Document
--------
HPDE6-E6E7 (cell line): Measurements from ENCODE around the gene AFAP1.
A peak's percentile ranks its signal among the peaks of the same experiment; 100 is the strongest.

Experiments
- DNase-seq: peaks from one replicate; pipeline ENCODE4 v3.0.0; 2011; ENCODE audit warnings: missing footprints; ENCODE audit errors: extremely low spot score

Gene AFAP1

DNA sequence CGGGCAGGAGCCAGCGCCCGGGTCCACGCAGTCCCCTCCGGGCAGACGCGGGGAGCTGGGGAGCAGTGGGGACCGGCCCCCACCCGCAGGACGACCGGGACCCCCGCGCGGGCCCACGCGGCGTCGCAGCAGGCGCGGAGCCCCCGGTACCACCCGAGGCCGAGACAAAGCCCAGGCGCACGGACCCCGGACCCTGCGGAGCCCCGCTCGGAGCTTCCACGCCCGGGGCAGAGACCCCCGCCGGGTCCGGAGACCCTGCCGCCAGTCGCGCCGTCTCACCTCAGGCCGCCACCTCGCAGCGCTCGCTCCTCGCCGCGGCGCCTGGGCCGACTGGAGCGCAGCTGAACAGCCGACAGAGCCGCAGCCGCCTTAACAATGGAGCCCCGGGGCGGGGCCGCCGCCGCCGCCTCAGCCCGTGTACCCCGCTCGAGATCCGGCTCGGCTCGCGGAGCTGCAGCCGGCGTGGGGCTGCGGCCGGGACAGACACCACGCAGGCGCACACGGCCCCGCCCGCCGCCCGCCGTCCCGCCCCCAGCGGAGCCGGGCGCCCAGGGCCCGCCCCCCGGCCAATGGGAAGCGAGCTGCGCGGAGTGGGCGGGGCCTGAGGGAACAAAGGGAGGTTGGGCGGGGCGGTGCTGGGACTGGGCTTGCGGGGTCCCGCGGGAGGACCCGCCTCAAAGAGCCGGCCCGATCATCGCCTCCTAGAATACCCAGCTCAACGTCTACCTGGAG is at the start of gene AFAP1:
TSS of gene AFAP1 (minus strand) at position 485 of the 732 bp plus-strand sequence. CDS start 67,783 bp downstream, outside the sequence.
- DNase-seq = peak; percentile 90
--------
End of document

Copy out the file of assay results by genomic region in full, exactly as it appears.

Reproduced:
HPDE6-E6E7 (cell line): Measurements from ENCODE around the gene AFAP1.
A peak's percentile ranks its signal among the peaks of the same experiment; 100 is the strongest.

Experiments
- DNase-seq: peaks from one replicate; pipeline ENCODE4 v3.0.0; 2011; ENCODE audit warnings: missing footprints; ENCODE audit errors: extremely low spot score

Gene AFAP1

DNA sequence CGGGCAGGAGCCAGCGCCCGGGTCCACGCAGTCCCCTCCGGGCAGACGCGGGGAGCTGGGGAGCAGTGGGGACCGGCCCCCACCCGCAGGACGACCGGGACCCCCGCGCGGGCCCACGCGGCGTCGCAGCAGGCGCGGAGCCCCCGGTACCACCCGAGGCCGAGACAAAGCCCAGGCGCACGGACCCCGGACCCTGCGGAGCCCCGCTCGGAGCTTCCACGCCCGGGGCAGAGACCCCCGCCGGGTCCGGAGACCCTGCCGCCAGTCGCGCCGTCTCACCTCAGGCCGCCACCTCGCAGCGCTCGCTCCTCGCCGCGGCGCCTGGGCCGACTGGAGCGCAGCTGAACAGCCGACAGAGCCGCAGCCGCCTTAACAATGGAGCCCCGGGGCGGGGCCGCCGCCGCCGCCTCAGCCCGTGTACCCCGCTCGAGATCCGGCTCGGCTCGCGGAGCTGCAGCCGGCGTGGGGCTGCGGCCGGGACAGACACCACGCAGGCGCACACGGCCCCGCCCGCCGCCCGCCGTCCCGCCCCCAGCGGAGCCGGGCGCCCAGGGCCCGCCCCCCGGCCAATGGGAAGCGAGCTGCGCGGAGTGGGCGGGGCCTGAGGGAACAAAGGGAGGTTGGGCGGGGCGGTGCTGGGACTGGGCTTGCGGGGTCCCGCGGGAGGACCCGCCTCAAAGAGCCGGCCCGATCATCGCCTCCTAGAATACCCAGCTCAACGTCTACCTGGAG is at the start of gene AFAP1:
TSS of gene AFAP1 (minus strand) at position 485 of the 732 bp plus-strand sequence. CDS start 67,783 bp downstream, outside the sequence.
- DNase-seq = peak; percentile 90